your local cable provider, Yoko Suzuki’s arrival window is measured in years,
but at least she will wait patiently for days if you happen to be out of the
house. Patience comes naturally to an android, but her curiosity develops over
time. The mortal humans using her services are strange indeed. Sion Sono cranks
things down for his austere, low-fi post-Fukushima science fiction allegory The Whispering Star (trailer here), which screens
during this year’s Japan Cuts: Festival of New Japanese Film in New York.
singularity has come to pass, but with a whimper rather than a bang. Evidently,
the invention of teleportation made humanity so lazy, it is nearly rendered us extinct,
largely leaving the universe to androids like Suzuki. She has been on a fourteen-year
mission to deliver old school packages to humans strewn throughout the known
universe. Why do they hire her services, often for trivial shipments they could
easily zap across space? She would like to know that herself.
if Sono’s ascetic vision were not surreal enough, he gives everything further
layers of significance by filming the scenes of deserted alien worlds in abandoned
Fukushima neighborhoods, using displaced locals as his supporting cast.
Admittedly, very little actually happens, but it always looks disconcertingly
eerie. Hideo Yamamoto’s black-and-white cinematography is often starkly beautiful,
especially during the arresting final sequence.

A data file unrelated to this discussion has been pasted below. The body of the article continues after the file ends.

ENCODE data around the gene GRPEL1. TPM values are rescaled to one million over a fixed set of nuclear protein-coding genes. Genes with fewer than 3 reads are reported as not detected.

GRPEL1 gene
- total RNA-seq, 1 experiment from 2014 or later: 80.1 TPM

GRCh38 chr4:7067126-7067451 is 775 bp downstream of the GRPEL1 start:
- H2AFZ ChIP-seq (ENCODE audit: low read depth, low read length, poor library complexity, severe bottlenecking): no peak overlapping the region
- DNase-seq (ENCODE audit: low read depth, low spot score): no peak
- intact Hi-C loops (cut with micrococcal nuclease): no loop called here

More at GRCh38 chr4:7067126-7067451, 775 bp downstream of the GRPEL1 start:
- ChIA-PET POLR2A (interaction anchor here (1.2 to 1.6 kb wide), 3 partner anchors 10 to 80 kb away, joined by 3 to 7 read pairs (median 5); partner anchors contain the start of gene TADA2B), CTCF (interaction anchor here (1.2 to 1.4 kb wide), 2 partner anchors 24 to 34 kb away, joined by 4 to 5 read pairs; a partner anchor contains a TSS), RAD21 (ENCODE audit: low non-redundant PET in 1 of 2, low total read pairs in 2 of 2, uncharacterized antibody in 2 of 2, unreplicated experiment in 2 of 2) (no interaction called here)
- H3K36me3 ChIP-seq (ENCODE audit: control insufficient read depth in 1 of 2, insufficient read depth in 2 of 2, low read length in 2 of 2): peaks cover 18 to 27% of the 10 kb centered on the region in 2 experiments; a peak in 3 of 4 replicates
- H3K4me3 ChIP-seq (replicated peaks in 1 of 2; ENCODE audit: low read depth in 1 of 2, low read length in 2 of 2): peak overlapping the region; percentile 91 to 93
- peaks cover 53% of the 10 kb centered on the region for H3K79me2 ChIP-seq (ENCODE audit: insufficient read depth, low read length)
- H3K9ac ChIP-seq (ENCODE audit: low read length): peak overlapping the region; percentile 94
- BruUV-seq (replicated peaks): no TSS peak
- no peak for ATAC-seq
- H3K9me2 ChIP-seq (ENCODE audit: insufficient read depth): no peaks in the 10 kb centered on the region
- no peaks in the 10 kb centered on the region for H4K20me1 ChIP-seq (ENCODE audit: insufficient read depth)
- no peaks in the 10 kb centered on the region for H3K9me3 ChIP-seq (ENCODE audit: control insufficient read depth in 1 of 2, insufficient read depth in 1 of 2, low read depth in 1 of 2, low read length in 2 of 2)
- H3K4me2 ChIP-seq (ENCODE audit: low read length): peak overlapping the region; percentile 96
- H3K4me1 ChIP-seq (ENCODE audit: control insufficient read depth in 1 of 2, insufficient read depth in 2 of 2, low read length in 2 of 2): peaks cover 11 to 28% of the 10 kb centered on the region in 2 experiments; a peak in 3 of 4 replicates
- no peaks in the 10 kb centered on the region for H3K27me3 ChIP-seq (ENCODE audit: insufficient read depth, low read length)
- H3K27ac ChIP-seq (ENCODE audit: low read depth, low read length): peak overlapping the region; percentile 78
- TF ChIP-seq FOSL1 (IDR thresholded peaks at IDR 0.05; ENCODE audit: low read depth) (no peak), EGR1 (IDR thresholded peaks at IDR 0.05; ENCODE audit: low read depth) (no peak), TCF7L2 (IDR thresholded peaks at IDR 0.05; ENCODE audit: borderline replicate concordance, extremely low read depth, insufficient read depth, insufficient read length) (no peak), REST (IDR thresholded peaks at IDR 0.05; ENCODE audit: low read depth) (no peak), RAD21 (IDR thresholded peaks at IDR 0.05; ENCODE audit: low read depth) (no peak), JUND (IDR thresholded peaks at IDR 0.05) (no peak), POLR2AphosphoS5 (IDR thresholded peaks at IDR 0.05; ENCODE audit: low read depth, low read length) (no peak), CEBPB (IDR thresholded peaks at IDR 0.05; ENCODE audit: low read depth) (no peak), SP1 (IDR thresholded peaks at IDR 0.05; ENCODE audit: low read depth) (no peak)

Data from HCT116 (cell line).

is no question Whispering Star represents
the auteur at his auteuriest. However, the quiet power of (Sono’s wife and “muse”)
Megumi Kagurazaka as Suzuki cannot be overstated. She subtly but undeniably
commands the screen. The film is also a minor triumph of prop and set design,
particularly the Levittown-ish tract house style space freighter Suzuki
commands. It is ridiculously whimsical, yet looks more real than most early
1980s Star Wars knock-offs.
That said, if you crave artificial colors and
flavors, like narrative and dialogue, Whispering
Star will drive you to distraction. Nor can we accuse him of being
excessively shy when making his points. We quickly deduce Suzuki might just be
more human than the surviving biological humans (a theme that will turn up in
another Japan Cuts selection). However, the adventurous will find it rewarding
to see these strange worlds through her stranger’s eyes. For Sono fans, it is a
can’t miss film, just because of its personal significance within his body of
work. Recommended for those who appreciate demanding science fiction in the
tradition of Aleksey German’s Hard to be a God, The Whispering Star screens
this Saturday (7/16) at the Japan Society, as part of Japan Cuts 2016.
Labels: Japan Cuts '16, Japanese Cinema, Sci-Fi films, Sion Sono